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Star Wars’ Luke Skywalker Inspired Scientists To Create Artificial Skin

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Luke Skywalker has inspired real-life scientists to create artificial skin capable of replicating the sensation of touch. The Star Wars saga has been a cultural juggernaut since the first movie debuted in theaters in 1977. The original trilogy focused on the story of Luke Skywalker and his quest to learn about the Force and redeem his father. This storyline has inspired countless other films, books, series, and fan works; references to it have touched every corner of popular culture.

Possibly the most iconic scene in any Star Wars work comes in the 1980 film The Empire Strikes Back. During a duel with Darth Vader, Luke loses his hand and learns that Vader did not kill his father, but that Vader is in fact his father. Luke narrowly escapes the encounter and goes on to get a new, artificial hand to replace the one that he lost in the duel. Though robotic, the new hand appears to look and function just as his human hand did. Now, forty years after the film's original release, the Star Wars tech has inspired scientists in this galaxy.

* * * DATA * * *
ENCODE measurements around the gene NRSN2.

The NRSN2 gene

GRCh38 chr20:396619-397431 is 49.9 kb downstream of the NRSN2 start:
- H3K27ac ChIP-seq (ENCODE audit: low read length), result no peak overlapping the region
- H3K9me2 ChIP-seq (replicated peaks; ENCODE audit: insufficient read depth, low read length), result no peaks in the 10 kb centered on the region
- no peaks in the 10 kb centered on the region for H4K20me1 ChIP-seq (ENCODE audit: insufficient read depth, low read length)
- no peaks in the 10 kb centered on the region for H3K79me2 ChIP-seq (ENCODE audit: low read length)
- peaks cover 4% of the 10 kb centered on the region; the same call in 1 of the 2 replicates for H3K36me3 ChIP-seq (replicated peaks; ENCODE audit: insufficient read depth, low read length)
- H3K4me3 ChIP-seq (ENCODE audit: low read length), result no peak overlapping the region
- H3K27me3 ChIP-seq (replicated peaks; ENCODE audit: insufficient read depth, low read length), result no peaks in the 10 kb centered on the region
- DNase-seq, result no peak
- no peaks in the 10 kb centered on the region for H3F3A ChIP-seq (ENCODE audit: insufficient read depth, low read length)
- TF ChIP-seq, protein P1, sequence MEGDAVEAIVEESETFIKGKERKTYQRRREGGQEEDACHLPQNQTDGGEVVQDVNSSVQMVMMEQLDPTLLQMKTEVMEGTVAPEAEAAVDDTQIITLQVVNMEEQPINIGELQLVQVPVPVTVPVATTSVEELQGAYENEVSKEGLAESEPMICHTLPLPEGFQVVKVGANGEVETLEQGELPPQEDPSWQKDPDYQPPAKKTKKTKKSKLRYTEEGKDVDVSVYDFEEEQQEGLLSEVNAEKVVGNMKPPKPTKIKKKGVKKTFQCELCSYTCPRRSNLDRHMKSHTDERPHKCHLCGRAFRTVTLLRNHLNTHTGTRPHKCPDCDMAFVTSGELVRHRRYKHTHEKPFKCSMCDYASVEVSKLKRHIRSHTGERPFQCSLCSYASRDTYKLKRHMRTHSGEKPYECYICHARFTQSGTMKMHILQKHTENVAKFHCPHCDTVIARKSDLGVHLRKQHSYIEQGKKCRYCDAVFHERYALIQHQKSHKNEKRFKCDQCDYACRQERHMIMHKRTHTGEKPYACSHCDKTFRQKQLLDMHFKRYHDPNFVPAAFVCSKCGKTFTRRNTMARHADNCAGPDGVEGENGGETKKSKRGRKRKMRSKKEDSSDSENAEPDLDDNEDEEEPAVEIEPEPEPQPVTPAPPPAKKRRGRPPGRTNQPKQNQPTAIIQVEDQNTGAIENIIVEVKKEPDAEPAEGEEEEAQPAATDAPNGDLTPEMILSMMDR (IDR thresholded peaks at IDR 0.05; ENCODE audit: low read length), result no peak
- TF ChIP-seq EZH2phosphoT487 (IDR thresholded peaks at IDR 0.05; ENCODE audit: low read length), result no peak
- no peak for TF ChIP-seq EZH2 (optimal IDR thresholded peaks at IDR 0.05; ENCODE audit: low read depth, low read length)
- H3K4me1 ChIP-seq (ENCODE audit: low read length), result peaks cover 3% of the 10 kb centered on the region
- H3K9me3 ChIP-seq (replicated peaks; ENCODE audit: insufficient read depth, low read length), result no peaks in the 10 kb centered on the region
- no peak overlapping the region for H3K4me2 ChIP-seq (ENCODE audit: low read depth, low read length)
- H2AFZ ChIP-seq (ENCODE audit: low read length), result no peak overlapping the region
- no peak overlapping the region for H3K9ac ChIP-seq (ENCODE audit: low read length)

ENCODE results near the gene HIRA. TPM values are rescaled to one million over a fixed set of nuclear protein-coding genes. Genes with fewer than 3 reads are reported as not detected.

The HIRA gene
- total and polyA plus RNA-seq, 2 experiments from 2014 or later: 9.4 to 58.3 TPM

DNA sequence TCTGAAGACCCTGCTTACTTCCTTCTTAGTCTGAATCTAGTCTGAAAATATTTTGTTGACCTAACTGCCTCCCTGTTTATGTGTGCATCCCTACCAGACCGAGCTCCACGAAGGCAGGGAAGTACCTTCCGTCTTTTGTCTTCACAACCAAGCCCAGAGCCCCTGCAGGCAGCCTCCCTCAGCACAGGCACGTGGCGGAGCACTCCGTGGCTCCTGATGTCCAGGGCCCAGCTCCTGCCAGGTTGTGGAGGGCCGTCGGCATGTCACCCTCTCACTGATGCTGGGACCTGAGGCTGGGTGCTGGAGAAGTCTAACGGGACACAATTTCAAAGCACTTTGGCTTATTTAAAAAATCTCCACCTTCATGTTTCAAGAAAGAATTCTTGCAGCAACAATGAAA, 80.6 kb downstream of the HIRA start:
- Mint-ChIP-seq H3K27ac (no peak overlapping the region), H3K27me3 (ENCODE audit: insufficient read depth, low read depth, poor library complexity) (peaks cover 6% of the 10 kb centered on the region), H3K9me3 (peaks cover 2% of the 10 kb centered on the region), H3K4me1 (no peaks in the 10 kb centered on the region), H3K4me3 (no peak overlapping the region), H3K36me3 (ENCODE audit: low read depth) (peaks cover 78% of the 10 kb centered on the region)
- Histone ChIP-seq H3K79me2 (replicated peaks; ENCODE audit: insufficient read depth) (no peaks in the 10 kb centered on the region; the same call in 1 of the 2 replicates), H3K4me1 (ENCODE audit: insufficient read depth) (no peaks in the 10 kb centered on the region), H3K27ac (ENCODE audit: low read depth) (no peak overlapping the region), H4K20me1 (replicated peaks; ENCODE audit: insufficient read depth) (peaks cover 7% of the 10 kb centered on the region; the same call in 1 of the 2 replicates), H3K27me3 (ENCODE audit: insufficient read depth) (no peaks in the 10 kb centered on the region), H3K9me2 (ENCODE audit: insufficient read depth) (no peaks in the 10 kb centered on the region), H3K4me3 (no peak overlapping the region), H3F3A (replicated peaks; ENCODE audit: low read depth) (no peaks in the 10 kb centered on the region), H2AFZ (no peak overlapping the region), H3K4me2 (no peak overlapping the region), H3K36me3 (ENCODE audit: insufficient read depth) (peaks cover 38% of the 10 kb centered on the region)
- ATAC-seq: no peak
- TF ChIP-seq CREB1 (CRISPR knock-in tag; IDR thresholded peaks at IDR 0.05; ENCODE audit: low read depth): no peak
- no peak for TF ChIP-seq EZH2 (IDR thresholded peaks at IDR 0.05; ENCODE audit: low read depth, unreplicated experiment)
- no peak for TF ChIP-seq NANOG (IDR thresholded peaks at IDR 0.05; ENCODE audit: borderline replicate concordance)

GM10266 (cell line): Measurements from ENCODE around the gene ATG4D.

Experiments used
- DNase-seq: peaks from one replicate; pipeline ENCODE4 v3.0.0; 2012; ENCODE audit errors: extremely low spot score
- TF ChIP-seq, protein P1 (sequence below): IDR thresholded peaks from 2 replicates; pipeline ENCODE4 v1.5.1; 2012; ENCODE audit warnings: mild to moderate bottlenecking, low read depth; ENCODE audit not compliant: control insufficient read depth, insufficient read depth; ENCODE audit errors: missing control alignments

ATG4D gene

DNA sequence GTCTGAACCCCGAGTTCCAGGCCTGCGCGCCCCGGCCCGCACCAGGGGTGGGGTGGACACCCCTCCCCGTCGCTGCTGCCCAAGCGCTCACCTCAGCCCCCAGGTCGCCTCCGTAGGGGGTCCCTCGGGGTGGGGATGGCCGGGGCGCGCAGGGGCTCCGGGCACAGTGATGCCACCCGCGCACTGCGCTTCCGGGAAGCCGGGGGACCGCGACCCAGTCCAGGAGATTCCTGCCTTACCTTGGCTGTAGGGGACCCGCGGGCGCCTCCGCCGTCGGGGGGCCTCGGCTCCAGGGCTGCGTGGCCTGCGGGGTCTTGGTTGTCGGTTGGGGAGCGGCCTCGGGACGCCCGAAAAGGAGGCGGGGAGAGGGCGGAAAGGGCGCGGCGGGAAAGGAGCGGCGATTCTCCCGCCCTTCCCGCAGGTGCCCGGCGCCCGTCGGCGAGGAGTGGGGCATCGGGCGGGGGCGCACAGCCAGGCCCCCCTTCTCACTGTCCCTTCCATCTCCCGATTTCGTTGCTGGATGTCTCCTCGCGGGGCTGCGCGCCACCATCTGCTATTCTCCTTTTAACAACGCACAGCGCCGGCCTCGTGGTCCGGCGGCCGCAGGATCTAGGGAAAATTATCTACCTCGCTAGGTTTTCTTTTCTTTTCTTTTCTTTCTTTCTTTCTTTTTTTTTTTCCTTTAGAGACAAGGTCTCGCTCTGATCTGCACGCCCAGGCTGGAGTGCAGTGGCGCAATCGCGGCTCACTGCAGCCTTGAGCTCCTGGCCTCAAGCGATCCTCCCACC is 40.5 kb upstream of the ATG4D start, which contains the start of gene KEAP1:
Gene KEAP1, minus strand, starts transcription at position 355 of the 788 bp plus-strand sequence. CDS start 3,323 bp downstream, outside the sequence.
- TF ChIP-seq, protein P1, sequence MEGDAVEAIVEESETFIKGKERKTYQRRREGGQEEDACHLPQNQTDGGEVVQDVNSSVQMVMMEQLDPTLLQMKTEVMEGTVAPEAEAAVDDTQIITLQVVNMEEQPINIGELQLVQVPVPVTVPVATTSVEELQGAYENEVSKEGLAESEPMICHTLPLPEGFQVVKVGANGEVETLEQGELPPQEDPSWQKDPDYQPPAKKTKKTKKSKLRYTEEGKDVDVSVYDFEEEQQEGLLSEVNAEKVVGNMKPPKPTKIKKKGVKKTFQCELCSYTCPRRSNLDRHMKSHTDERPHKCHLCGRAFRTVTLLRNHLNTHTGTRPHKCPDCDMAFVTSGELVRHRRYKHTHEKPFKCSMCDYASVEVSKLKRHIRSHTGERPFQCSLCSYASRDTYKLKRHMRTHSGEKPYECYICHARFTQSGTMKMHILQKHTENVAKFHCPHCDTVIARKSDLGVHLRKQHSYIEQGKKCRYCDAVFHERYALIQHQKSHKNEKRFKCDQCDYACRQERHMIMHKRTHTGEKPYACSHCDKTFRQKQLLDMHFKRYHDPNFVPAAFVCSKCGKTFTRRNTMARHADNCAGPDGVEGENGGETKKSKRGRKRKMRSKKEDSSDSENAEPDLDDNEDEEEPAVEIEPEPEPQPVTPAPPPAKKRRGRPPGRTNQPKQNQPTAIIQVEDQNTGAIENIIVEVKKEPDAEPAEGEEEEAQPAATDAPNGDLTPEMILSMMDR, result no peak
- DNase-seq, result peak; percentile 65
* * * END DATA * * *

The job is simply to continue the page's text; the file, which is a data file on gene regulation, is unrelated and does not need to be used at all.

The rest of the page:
According to Reuters, researchers in Singapore have developed artificial skin aimed to help those with prosthetic limbs regain the sensation of touch, a development sparked by Luke's prosthetic hand in the Star Wars franchise. Though the skin, called the Asynchronous Coded Electronic Skin or ACES, is still in its experimental stage, the invention has generated excitement from the medical community. The team at the National University of Singapore report that the invention can process information even faster than the nervous system, and can recognize between twenty and thirty different textures. While human skin can only determine texture by moving across a surface, ACES is able to immediately determine texture with a single touch.

FireShot Capture 9391 - Star Wars’ Luke Skywalker Inspired Sc_ - https___screenrant.com_star-war.jpg

While this development is certainly promising, it's hardly the first time that scientists have looked to Star Wars for inspiration and inquiry. The United States' Strategic Defense Initiative of the 1980s was widely referred to as the "Star Wars Program." At the same time, the franchise has been credited with predicting the use of current technology like holograms and artificially intelligent robots. The series has also led to the study of the in-universe technology, including the web series Science and Star Wars, as well as an episode of Mythbusters exploring the feasibility of the galaxy's tech.

The goal of Star Wars and other science fiction works like it has never been to accurately predict technology, but rather to examine how human beings might respond to it. Even if Luke's artificial hand was simply included in the original trilogy as a plot device, that plot device planted a seed in a real scientist's mind that blossomed into a potentially life-altering invention. George Lucas may not have created the technology of Star Wars with the intention to change science on Earth, but this development proves once again that he has. As long as Star Wars remains the cultural force that it is, it's safe to assume science will continue to look towards the franchise for inspiration.

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